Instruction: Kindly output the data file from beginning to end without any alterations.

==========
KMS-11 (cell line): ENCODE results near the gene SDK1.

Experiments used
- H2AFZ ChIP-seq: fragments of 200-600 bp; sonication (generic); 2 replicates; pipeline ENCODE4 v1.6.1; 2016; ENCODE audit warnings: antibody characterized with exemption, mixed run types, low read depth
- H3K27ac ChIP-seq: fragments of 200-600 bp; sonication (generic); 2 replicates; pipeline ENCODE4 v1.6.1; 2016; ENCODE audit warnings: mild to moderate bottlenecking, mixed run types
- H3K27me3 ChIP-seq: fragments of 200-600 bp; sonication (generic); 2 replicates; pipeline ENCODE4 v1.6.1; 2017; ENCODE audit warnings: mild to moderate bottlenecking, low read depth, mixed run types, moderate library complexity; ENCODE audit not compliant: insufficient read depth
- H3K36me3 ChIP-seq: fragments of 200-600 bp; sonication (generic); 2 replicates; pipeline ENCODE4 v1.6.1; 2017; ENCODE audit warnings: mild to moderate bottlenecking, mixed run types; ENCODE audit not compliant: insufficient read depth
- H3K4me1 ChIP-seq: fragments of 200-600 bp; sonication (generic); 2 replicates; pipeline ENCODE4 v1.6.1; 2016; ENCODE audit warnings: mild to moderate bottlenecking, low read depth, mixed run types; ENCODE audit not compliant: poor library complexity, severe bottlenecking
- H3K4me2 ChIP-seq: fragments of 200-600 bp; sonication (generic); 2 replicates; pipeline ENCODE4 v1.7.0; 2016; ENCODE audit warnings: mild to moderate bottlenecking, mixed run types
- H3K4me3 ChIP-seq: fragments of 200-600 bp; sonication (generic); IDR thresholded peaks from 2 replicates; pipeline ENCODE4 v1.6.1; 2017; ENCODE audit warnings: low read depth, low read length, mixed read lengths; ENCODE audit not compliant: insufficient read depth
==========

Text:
KMS-11 (cell line): ENCODE results near the gene SDK1.

Experiments used
- H2AFZ ChIP-seq: fragments of 200-600 bp; sonication (generic); 2 replicates; pipeline ENCODE4 v1.6.1; 2016; ENCODE audit warnings: antibody characterized with exemption, mixed run types, low read depth
- H3K27ac ChIP-seq: fragments of 200-600 bp; sonication (generic); 2 replicates; pipeline ENCODE4 v1.6.1; 2016; ENCODE audit warnings: mild to moderate bottlenecking, mixed run types
- H3K27me3 ChIP-seq: fragments of 200-600 bp; sonication (generic); 2 replicates; pipeline ENCODE4 v1.6.1; 2017; ENCODE audit warnings: mild to moderate bottlenecking, low read depth, mixed run types, moderate library complexity; ENCODE audit not compliant: insufficient read depth
- H3K36me3 ChIP-seq: fragments of 200-600 bp; sonication (generic); 2 replicates; pipeline ENCODE4 v1.6.1; 2017; ENCODE audit warnings: mild to moderate bottlenecking, mixed run types; ENCODE audit not compliant: insufficient read depth
- H3K4me1 ChIP-seq: fragments of 200-600 bp; sonication (generic); 2 replicates; pipeline ENCODE4 v1.6.1; 2016; ENCODE audit warnings: mild to moderate bottlenecking, low read depth, mixed run types; ENCODE audit not compliant: poor library complexity, severe bottlenecking
- H3K4me2 ChIP-seq: fragments of 200-600 bp; sonication (generic); 2 replicates; pipeline ENCODE4 v1.7.0; 2016; ENCODE audit warnings: mild to moderate bottlenecking, mixed run types
- H3K4me3 ChIP-seq: fragments of 200-600 bp; sonication (generic); IDR thresholded peaks from 2 replicates; pipeline ENCODE4 v1.6.1; 2017; ENCODE audit warnings: low read depth, low read length, mixed read lengths; ENCODE audit not compliant: insufficient read depth